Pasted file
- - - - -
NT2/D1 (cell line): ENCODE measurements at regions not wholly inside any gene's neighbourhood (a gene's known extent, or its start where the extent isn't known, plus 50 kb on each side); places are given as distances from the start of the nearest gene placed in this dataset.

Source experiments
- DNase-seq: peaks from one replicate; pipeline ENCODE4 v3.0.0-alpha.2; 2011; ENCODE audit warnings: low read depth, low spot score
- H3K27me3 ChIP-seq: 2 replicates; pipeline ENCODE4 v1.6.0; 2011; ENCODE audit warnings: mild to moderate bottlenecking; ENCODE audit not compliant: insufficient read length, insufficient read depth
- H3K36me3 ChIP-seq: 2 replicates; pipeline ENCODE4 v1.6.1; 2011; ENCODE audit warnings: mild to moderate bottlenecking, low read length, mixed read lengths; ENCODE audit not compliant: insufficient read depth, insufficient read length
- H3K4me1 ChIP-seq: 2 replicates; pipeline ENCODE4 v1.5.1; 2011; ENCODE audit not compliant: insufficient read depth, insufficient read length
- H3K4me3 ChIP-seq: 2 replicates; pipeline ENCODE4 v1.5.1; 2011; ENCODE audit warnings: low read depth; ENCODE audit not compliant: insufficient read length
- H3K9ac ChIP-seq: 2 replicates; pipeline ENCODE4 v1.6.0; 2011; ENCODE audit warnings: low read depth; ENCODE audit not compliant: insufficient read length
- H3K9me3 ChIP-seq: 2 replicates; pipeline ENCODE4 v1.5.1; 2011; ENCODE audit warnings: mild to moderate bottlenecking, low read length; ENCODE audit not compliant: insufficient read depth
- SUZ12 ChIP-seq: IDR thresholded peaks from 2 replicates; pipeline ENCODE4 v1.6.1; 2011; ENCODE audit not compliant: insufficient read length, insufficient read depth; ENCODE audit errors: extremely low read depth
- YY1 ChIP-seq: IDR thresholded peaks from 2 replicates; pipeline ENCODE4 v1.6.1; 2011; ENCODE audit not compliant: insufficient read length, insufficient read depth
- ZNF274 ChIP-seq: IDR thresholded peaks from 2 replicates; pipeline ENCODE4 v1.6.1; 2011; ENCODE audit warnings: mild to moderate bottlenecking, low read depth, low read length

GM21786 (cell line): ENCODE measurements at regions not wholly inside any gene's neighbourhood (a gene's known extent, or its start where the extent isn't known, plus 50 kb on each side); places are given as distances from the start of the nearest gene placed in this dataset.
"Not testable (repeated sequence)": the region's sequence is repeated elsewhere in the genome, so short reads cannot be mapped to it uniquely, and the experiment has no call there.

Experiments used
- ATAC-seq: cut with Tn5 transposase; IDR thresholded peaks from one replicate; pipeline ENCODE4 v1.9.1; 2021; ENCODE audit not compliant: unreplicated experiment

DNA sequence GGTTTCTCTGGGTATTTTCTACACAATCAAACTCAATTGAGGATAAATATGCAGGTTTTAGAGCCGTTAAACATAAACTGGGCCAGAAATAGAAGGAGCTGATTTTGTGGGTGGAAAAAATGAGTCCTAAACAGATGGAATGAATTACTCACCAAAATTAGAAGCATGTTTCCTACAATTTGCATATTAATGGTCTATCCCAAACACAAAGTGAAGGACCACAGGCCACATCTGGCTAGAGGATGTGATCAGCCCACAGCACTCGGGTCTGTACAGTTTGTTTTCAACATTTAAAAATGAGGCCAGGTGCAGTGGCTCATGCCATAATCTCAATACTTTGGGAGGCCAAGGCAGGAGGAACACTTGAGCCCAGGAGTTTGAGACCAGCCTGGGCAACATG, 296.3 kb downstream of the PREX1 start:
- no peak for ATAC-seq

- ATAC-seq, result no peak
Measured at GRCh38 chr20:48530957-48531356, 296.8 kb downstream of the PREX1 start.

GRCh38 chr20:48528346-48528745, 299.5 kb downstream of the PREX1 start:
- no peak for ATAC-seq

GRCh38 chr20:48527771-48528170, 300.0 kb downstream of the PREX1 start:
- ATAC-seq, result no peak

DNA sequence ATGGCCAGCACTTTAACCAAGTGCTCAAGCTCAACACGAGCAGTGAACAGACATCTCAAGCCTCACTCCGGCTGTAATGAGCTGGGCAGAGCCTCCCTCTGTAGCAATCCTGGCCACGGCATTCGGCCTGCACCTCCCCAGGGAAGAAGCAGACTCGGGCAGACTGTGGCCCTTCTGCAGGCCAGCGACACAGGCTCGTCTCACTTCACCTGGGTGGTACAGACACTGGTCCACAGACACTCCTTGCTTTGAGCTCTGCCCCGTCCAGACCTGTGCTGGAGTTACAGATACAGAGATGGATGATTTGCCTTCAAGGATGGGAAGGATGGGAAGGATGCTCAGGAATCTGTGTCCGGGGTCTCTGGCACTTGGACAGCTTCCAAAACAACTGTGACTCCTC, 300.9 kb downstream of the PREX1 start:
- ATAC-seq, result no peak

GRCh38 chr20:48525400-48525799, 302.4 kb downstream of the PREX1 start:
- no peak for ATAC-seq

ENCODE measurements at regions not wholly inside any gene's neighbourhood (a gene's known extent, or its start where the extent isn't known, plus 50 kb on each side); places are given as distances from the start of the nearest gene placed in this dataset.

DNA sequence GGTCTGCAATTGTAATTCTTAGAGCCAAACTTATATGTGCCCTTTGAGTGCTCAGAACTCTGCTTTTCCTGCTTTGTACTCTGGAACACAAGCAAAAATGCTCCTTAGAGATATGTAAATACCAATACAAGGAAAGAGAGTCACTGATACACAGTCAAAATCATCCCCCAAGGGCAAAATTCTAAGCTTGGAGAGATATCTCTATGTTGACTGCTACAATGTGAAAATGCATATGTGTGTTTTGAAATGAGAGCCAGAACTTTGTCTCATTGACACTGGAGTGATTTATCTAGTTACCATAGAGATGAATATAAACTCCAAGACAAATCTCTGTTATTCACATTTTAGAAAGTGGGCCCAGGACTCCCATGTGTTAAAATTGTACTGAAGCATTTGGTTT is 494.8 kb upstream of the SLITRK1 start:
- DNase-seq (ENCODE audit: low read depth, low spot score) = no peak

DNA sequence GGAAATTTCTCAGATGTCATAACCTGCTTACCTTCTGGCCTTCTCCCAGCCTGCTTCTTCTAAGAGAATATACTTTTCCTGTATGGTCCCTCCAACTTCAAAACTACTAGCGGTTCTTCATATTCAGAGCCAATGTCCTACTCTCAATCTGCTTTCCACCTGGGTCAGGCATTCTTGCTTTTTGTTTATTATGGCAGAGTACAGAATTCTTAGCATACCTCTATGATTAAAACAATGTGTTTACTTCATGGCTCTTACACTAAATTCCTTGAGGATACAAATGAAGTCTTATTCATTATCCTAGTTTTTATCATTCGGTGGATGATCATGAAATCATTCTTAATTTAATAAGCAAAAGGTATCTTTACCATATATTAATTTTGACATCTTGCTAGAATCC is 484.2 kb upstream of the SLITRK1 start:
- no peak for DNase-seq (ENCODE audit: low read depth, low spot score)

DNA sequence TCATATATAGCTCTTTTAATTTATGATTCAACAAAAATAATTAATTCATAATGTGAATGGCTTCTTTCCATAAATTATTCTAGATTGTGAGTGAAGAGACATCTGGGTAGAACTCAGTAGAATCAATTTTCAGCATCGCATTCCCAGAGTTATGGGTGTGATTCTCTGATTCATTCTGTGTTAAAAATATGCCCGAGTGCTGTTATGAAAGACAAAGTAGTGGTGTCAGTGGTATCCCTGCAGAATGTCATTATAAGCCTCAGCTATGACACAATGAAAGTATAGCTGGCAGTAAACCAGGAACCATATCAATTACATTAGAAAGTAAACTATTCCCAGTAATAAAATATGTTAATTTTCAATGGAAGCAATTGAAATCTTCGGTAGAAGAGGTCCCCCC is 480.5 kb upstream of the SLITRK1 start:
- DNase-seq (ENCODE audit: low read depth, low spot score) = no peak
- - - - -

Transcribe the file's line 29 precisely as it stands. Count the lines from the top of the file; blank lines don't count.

ENCODE measurements at regions not wholly inside any gene's neighbourhood (a gene's known extent, or its start where the extent isn't known, plus 50 kb on each side); places are given as distances from the start of the nearest gene placed in this dataset.